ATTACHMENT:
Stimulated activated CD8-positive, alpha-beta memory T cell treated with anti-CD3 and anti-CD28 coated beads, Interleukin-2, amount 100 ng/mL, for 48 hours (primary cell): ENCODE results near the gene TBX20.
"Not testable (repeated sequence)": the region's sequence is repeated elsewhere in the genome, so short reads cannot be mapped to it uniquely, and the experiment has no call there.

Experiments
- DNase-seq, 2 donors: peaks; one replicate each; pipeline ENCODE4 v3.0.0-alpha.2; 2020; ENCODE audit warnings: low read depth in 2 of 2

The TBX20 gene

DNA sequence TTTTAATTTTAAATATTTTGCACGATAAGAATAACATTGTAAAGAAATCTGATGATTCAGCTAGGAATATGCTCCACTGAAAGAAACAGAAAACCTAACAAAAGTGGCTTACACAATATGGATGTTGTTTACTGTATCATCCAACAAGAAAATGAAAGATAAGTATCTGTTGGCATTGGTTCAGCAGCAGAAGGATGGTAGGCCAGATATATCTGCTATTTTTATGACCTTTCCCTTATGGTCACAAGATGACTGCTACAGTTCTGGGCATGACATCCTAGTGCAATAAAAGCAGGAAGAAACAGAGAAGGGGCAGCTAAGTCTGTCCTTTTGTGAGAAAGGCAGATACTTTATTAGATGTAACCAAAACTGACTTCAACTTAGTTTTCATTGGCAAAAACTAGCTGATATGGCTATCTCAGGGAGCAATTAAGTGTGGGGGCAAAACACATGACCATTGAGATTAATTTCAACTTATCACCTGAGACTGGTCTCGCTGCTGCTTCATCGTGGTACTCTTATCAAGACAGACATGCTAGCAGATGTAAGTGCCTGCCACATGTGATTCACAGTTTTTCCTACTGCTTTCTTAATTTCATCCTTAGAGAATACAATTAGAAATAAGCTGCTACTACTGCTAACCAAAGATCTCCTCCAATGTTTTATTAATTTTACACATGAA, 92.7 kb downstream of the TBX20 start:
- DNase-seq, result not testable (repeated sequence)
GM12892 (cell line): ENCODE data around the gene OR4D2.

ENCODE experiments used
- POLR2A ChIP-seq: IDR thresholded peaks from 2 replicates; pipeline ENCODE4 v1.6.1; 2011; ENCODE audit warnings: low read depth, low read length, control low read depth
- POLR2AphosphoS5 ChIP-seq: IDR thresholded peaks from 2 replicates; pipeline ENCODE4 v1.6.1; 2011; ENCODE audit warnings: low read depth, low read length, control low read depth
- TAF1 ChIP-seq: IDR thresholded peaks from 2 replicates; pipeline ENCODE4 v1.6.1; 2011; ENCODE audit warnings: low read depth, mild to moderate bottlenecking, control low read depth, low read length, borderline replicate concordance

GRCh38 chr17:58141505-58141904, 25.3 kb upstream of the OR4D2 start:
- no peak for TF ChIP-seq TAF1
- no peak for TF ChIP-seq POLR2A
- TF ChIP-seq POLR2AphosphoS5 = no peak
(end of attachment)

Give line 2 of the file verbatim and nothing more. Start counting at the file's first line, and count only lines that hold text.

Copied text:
"Not testable (repeated sequence)": the region's sequence is repeated elsewhere in the genome, so short reads cannot be mapped to it uniquely, and the experiment has no call there.